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I have a few mono records but have always refrained from purchasing them as I don't have a mono cartridge (or room for another tonearm to take one) or a pre/phono with a switchable mono function.

 

Does anyone know what a mono switch actually is? Is it something with an opamp and ultimately is it possible to retro-fit a mono switch to a phono?

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Not sure, but I recall Geoff at Aurealis selling a box that converts for mono.

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17 minutes ago, muon* said:

Not sure, but I recall Geoff at Aurealis selling a box that converts for mono.

Yeah that does ring a bell. I just couldn't imagine adding another box and another set of interconnects in the chain. The SUT makes it complicated enough.

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I've currently got two mono cartridges, a phono stage with a mono switch, and have in the past owned a dedicated mono phono stage with a turntable set up just for mono. I don't use any of them.

 

The whole mono thing is overdone. First, it is really only an issue if you have mono records dating from before  the early 60s. Mono records after that date were cut with stereo cutting heads, and play fine with stereo cartridges.

 

If you do have genuine early mono records, there is some benefit in a mono cartridge but even these mono records should still sound fine with a stereo cartridge. A mono switch - which I understand is basically just summing the channels to produce a mono result - I usually find does not sound as good. It does remove the sense of the sound coming from the central point between the speakers, but can also often produce some tonal flattening of the sound.

 

I've owned a few mono cartridges from entry level to extremely good - Lyra Dorian and Ortofon Cadenza. A mono cartridge still has its own sound and unless the mono cartridge is as good as your stereo cartridge, you may prefer the sound from the stereo cartridge anyway. I generally do.

 

So don't be too concerned about buying new mono records - particularly recent reissues - they will sound fine with what you have.

 

 

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I built my own mono switch, it works well.  The main benefit is reduced surface noise and a more solid sound field.  I just Googled a schematic, went to Jaycar and purchased all the bits and got busy soldering and drilling.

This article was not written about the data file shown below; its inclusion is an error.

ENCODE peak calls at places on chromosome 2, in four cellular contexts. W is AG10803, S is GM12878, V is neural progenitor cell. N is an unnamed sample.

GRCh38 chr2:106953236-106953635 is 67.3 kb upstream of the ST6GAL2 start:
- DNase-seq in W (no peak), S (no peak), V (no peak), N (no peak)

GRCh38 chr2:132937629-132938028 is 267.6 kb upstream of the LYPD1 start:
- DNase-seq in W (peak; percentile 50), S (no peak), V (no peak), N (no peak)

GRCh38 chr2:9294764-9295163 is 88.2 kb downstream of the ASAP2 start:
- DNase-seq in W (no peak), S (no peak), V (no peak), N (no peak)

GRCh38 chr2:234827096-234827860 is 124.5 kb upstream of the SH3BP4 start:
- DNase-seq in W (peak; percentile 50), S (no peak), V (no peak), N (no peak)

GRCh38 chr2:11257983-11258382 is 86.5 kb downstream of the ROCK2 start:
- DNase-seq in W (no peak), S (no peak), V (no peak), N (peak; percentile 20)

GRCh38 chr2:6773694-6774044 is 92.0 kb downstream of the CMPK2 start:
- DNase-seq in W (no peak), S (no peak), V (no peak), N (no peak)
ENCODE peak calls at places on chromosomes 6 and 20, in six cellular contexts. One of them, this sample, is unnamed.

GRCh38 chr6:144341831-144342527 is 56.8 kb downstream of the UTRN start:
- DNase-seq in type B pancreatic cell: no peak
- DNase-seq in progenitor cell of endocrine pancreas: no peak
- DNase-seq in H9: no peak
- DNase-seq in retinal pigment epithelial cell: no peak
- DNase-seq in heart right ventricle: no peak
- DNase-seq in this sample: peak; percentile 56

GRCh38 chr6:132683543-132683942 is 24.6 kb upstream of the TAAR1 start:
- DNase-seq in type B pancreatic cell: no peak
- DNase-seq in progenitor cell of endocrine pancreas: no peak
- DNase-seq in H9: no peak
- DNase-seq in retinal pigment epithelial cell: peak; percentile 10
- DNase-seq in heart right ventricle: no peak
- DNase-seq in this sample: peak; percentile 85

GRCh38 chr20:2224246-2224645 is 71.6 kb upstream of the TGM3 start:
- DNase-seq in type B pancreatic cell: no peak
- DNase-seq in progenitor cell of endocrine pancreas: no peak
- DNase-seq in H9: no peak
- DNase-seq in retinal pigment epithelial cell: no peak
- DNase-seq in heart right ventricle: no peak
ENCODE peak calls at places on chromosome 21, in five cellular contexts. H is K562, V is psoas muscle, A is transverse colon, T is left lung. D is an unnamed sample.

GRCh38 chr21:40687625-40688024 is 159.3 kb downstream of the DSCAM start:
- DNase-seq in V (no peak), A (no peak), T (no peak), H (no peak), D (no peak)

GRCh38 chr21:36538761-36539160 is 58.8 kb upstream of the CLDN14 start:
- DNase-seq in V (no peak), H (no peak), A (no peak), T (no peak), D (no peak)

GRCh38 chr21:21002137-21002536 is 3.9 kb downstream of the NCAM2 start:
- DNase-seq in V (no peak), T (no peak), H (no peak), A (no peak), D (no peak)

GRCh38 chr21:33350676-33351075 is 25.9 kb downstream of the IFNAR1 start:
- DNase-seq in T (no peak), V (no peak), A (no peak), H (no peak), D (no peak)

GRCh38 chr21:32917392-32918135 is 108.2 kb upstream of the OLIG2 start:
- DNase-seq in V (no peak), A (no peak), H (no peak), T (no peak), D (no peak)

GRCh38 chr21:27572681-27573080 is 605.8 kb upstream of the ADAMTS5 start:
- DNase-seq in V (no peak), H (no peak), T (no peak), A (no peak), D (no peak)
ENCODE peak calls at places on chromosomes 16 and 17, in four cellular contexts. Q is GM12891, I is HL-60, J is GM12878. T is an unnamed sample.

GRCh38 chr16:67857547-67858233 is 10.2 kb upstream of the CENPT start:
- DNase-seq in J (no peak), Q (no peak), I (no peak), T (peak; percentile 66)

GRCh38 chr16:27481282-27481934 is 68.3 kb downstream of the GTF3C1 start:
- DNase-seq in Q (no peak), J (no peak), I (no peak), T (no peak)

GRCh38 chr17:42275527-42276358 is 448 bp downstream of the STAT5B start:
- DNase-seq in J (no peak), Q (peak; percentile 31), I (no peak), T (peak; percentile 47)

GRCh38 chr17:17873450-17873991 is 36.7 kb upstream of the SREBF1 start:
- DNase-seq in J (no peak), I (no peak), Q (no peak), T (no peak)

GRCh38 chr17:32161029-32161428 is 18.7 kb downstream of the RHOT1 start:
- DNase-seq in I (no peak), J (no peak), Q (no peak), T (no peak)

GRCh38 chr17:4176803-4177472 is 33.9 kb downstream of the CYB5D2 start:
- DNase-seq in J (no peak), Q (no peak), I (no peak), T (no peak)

I have attached a pic of it and a YouTube link to a needle drop from a mono record I did on my channel.

 

IMG_3447.thumb.JPG.a10e3b61eb6e2e50088d71fa798eb8d7.JPG

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The mono switch can be (mechanically) simple or complex. 

 

In it's simple form, it looks like the pic above.  Input and output sockets, and all the switch does is to short-circuit the two positive wires (L+R).  In most cases this will work, and some people will achieve the same thing by using a "double-Y" rca lead adapter (although this doesn't have a switch). 

 

However, one thing I learned several years ago on SNA, is that although this is a simple solution it is not an electrionically good one.  This circuit should have a few resistors.  Without them, the inputs start operating as outputs and there are impedance problems and a whole lot of technical issues which are beyond my limited understanding (I hope my memory got some of it correct there!).  There are some (albeit rare) situations where short-circuiting the two +ve channels may cause some equipment not to work or even do damage.  An often-cited paper on the internet is by Rean, titled "Wye not Wye", which is getting hard to find on the internet, the work firewall prevented me from accessing a copy to post a link here (edit - the text, or most of it and diagrams, are here, but the link on that page to the pdf has died).  Hopefully the SNA person with the tech knowhow will read this thread and explain (sorry, I can't recall who it was). 

 

Looking on the internet I noticed that there were some complicated mono circuits out there, some of which used opamps.  From my (limited) perspective, I would think some RCA sockets, as switch and some resistors would make a good one.  Note- I think the resistors also attenuated the signal slightly, but that's a small tradeoff for better sound. 

 

In terms of using the switch, it should occur after the phono stage.  Between pre and power amp would be good, or via a tape monitor, or after the phono stage going to (pre/integrated)amp. 

 

 

 

Edited by audiofeline
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